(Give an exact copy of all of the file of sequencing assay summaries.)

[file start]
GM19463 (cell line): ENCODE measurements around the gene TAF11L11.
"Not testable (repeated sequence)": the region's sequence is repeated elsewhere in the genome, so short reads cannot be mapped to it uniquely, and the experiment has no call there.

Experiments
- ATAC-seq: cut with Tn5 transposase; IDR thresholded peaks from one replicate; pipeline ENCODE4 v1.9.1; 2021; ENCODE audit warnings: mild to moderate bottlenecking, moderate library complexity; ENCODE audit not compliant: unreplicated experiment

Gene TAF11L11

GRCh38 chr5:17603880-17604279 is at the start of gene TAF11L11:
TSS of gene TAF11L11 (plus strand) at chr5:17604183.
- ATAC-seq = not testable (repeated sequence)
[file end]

GM19463 (cell line): ENCODE measurements around the gene TAF11L11.
"Not testable (repeated sequence)": the region's sequence is repeated elsewhere in the genome, so short reads cannot be mapped to it uniquely, and the experiment has no call there.

Experiments
- ATAC-seq: cut with Tn5 transposase; IDR thresholded peaks from one replicate; pipeline ENCODE4 v1.9.1; 2021; ENCODE audit warnings: mild to moderate bottlenecking, moderate library complexity; ENCODE audit not compliant: unreplicated experiment

Gene TAF11L11

GRCh38 chr5:17603880-17604279 is at the start of gene TAF11L11:
TSS of gene TAF11L11 (plus strand) at chr5:17604183.
- ATAC-seq = not testable (repeated sequence)